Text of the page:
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Rome Reports

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Msgr. Gallagher: Before ISIS, Christians were already second-class citizens

The Italian government, several embassies and experts from around the world all gathered in Rome to analyze the repeated attacks on religious freedom around the globe and come up with a strategy to combat them. They assert that more than ever religious freedom is being threatened and that it is necessary to take action.

ANGELINO ALFANO Minister for Foreign Affairs (Italy) "We must not be afraid to denounce the many, many, acts of persecution against Christians. These include the violence and discrimination that occur in some areas of the world and are not precedent in history, except in the early days of Christianity."

The Vatican's foreign minister, Monsignor Paul Gallagher, agreed with this diagnosis. He also said that discrimination against Christians did not come about because of radical groups such as ISIS, but it is a phenomenon that has been happening for many years.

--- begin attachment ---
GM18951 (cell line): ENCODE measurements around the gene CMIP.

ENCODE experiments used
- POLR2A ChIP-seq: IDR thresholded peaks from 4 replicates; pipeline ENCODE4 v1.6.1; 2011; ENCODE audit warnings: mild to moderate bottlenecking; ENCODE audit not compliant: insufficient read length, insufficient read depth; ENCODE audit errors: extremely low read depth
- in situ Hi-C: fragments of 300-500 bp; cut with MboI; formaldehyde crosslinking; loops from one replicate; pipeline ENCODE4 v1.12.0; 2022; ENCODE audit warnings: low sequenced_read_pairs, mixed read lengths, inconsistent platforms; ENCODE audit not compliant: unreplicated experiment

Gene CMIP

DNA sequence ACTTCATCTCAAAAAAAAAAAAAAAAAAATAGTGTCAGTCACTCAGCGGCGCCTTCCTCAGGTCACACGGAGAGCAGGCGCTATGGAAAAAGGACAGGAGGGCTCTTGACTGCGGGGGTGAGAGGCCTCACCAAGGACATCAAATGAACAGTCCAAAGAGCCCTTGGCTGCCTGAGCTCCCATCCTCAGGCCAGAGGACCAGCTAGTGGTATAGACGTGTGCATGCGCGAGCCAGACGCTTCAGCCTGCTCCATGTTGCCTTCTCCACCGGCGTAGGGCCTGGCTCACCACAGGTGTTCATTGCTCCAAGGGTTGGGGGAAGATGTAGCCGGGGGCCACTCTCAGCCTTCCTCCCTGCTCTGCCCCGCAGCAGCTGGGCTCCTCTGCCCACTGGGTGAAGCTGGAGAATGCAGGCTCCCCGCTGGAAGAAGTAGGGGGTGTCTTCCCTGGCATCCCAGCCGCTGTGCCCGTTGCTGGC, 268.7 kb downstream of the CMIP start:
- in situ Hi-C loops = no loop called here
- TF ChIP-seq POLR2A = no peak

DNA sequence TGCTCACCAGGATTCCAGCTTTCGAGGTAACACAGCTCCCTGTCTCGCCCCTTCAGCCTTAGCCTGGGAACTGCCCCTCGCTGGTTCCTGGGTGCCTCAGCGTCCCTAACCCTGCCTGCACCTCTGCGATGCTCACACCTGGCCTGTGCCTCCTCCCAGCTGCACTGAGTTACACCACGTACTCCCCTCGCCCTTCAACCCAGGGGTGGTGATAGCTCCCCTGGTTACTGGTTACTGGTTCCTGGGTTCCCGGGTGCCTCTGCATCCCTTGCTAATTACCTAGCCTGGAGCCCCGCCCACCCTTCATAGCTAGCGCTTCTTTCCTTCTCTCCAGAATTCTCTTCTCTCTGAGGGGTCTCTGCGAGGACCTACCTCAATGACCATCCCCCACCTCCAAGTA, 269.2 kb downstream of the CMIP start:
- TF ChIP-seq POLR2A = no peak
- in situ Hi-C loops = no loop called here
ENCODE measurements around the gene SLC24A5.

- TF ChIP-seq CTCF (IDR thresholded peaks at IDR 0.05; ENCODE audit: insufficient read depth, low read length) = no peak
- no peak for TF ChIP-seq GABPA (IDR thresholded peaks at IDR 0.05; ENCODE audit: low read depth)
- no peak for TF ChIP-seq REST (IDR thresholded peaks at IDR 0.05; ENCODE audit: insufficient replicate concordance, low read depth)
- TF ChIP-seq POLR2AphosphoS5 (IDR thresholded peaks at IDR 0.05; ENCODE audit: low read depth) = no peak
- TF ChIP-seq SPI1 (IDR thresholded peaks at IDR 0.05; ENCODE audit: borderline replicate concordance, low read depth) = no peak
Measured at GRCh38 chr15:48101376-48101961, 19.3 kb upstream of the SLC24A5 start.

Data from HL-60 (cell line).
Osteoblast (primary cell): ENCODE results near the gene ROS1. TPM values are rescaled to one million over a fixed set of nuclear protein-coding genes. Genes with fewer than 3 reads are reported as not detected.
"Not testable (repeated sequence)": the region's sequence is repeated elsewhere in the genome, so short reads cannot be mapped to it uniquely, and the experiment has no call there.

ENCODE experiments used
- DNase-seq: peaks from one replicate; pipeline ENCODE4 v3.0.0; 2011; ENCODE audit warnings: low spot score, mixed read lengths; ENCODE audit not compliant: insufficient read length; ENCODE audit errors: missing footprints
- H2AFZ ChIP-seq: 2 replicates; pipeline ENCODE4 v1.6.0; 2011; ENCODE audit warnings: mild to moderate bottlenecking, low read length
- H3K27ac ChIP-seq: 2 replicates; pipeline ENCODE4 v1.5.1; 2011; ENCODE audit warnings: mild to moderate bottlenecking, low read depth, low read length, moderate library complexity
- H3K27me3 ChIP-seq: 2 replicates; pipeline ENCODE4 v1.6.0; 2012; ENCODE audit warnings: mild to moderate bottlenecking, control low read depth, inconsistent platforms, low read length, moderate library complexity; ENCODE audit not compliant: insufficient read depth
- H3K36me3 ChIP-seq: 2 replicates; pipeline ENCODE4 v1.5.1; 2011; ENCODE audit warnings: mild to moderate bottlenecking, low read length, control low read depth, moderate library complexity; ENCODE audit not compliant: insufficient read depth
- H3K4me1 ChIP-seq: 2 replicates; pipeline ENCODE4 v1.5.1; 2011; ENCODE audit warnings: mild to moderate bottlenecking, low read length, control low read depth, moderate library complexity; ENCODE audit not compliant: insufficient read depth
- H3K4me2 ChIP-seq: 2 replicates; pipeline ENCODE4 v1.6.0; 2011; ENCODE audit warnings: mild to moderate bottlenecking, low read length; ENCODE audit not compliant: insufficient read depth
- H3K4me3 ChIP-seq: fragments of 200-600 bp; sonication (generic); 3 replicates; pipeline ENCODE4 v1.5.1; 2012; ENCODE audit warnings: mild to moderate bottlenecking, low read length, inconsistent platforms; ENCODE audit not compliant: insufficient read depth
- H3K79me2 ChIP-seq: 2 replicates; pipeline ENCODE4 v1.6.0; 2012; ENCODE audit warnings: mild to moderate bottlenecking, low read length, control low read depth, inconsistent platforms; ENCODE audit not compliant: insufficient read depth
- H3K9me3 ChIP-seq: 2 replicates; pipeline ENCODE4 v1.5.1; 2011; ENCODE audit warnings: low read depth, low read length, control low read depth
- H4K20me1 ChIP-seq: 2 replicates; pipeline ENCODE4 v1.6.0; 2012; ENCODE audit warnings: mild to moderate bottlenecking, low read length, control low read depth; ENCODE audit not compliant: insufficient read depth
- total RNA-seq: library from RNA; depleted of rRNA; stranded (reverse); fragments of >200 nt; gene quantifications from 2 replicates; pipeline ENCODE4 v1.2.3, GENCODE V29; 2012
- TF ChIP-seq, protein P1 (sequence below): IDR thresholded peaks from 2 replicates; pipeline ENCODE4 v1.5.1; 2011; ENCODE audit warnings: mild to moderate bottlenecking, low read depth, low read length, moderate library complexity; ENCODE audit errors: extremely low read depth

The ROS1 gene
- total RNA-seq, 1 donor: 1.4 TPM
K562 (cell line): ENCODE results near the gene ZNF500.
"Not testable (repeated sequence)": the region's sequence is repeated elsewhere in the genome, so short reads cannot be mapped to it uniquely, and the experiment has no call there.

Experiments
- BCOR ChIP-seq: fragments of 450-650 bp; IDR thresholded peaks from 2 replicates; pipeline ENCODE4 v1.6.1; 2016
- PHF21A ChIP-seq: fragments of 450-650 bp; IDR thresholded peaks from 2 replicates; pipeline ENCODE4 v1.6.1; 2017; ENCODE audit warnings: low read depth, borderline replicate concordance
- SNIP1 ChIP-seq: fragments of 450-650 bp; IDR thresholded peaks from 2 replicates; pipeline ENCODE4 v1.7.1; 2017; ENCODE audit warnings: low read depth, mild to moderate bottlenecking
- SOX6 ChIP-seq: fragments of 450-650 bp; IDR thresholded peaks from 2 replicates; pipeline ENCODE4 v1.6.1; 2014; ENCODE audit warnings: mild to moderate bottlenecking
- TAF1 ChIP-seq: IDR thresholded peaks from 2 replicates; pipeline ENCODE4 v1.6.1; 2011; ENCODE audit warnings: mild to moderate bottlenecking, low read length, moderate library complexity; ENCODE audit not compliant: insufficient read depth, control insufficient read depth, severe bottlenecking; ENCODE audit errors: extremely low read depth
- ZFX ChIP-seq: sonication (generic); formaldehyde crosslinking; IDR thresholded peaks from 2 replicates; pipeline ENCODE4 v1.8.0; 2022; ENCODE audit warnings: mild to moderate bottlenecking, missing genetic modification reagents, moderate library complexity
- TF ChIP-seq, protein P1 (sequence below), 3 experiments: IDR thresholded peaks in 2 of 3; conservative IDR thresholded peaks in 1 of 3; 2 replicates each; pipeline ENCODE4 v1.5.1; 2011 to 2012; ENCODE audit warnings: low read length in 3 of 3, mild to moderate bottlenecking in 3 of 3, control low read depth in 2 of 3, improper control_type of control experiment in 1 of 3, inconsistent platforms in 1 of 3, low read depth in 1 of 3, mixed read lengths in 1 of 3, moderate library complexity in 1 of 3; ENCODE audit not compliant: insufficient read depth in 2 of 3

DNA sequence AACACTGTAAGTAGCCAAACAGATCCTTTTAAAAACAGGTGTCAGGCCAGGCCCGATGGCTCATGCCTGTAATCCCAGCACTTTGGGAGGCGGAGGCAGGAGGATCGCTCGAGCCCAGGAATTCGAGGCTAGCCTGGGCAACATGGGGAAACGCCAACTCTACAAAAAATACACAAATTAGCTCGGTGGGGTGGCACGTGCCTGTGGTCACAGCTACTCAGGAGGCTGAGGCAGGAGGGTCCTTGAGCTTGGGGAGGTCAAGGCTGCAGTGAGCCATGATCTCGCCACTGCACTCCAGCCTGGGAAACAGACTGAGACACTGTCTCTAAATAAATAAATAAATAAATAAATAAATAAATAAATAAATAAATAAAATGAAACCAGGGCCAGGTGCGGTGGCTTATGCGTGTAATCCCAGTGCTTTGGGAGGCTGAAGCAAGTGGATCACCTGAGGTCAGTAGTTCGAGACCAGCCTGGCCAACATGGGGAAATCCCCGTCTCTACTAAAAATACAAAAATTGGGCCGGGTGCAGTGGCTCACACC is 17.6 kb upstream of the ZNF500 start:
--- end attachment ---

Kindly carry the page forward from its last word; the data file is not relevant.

MSGR. PAUL GALLAGHER Vatican Secretary for Relations with States "Let's be honest. The religious pluralism that exists in the Middle East was not always perfect. It had its ups and downs. Even before the barbarity of the so-called Islamic State emerged on the world stage, Christians and other numerically small ethnic and religious communities felt they were second-class citizens."

The European Union's special envoy for religious freedom explained that, for the future, the best tool to combat this violence is education. He stated that the world is not experiencing a war of religions, but a war of ignorance.

JAN FIGEL European Commission "The situation in the world is very critical because freedom of religion and belief is under severe restrictions or oppression or even non-existing in its broad sense in many regions of the world." "We need to go deeper, for example, through education, because all these issues, including the extremism, violence and fanaticism has some roots and some allies. Allies of evil are ignorance, indifference and fear."

Experts agree that the trends are negative. Religious freedom in the world, for believers of all denominations, is diminishing and being threatened by intolerance, discrimination, persecution and even genocide.